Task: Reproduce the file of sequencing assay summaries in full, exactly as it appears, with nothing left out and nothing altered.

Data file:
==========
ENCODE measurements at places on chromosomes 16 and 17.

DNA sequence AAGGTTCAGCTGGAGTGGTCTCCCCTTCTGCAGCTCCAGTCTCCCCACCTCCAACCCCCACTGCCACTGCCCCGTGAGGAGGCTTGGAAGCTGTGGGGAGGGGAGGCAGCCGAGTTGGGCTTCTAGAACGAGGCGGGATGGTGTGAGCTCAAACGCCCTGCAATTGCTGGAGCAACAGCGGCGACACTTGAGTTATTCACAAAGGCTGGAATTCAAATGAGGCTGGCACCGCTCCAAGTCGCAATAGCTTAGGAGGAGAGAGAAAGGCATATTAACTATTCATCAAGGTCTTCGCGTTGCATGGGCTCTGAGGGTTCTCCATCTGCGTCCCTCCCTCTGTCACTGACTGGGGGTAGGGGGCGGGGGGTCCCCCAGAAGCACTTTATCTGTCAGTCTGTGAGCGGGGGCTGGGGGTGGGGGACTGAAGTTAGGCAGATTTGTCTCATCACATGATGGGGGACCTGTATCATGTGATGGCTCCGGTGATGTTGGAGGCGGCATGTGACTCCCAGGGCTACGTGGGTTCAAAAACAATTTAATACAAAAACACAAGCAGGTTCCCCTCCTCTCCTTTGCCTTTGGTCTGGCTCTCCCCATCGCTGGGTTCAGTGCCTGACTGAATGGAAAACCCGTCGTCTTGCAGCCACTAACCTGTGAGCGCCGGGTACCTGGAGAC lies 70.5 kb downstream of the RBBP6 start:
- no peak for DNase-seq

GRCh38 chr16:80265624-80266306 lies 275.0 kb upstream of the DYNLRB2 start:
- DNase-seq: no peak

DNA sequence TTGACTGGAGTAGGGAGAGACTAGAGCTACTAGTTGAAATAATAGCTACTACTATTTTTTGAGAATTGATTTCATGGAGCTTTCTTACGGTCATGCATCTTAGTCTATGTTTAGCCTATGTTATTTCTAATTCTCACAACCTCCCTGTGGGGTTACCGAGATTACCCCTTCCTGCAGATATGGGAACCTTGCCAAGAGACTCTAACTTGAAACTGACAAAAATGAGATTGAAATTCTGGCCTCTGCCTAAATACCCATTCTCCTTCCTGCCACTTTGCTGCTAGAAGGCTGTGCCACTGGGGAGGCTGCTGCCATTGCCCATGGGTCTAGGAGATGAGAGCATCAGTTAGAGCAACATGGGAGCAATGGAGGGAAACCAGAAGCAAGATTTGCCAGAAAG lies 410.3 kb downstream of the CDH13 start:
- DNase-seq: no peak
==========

ENCODE measurements at places on chromosomes 16 and 17.

DNA sequence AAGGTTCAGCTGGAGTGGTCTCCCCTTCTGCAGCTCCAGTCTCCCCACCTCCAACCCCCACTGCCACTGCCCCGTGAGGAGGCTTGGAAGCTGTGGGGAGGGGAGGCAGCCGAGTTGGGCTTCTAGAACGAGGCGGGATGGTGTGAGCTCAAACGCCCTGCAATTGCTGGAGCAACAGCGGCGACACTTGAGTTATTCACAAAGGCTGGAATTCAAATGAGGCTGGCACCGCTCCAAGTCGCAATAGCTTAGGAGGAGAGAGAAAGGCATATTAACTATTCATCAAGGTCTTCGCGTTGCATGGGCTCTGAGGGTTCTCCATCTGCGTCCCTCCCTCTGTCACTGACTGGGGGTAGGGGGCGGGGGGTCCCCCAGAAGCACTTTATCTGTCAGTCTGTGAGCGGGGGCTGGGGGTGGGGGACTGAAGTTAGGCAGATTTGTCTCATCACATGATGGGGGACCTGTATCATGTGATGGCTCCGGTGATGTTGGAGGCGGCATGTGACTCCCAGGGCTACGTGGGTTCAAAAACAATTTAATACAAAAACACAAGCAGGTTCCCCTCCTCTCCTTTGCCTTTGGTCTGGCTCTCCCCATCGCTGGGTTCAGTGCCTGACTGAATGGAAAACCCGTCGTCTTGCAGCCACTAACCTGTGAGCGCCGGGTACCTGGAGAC lies 70.5 kb downstream of the RBBP6 start:
- no peak for DNase-seq

GRCh38 chr16:80265624-80266306 lies 275.0 kb upstream of the DYNLRB2 start:
- DNase-seq: no peak

DNA sequence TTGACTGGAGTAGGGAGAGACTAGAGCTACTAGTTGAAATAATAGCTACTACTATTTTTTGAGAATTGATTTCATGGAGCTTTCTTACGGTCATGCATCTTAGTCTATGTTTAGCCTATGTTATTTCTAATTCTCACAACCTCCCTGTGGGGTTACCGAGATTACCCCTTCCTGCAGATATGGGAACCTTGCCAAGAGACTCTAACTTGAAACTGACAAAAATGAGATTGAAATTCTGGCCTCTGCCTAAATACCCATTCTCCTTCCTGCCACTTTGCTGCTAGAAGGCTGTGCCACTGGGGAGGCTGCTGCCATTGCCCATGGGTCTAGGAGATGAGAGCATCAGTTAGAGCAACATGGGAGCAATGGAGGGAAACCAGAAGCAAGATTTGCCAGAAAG lies 410.3 kb downstream of the CDH13 start:
- DNase-seq: no peak